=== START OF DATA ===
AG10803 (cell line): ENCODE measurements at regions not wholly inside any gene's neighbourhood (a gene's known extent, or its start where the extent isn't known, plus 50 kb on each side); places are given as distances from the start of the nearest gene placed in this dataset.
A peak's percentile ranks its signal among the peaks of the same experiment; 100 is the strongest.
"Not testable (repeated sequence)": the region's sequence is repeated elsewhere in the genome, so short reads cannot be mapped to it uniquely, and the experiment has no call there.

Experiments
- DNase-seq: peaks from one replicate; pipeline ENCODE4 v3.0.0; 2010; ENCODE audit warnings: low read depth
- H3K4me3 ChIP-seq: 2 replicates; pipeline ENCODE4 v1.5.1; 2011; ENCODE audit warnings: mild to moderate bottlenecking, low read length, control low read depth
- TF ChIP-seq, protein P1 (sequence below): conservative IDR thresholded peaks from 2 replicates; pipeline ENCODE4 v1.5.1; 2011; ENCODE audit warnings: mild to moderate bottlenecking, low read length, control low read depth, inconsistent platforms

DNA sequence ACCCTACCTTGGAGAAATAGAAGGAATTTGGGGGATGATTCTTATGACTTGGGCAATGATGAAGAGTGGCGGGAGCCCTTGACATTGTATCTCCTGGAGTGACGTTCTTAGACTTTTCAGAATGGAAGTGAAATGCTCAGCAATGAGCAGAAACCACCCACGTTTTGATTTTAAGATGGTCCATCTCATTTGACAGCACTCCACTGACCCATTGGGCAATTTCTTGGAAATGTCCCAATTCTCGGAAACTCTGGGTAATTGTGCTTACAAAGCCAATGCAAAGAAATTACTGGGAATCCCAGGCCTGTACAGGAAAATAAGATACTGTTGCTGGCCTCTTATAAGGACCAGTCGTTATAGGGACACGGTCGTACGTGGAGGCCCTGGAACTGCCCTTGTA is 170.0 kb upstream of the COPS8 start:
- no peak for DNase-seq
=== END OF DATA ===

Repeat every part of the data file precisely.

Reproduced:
AG10803 (cell line): ENCODE measurements at regions not wholly inside any gene's neighbourhood (a gene's known extent, or its start where the extent isn't known, plus 50 kb on each side); places are given as distances from the start of the nearest gene placed in this dataset.
A peak's percentile ranks its signal among the peaks of the same experiment; 100 is the strongest.
"Not testable (repeated sequence)": the region's sequence is repeated elsewhere in the genome, so short reads cannot be mapped to it uniquely, and the experiment has no call there.

Experiments
- DNase-seq: peaks from one replicate; pipeline ENCODE4 v3.0.0; 2010; ENCODE audit warnings: low read depth
- H3K4me3 ChIP-seq: 2 replicates; pipeline ENCODE4 v1.5.1; 2011; ENCODE audit warnings: mild to moderate bottlenecking, low read length, control low read depth
- TF ChIP-seq, protein P1 (sequence below): conservative IDR thresholded peaks from 2 replicates; pipeline ENCODE4 v1.5.1; 2011; ENCODE audit warnings: mild to moderate bottlenecking, low read length, control low read depth, inconsistent platforms

DNA sequence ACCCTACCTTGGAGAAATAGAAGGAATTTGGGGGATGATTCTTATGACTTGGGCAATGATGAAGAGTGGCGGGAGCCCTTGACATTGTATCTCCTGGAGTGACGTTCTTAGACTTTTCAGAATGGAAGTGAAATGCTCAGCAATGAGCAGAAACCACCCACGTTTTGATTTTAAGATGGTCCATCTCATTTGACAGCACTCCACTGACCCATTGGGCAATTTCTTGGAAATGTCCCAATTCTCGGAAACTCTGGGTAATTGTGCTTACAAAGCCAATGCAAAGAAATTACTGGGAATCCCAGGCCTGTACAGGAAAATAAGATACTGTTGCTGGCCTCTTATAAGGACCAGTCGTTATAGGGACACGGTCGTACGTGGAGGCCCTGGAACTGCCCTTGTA is 170.0 kb upstream of the COPS8 start:
- no peak for DNase-seq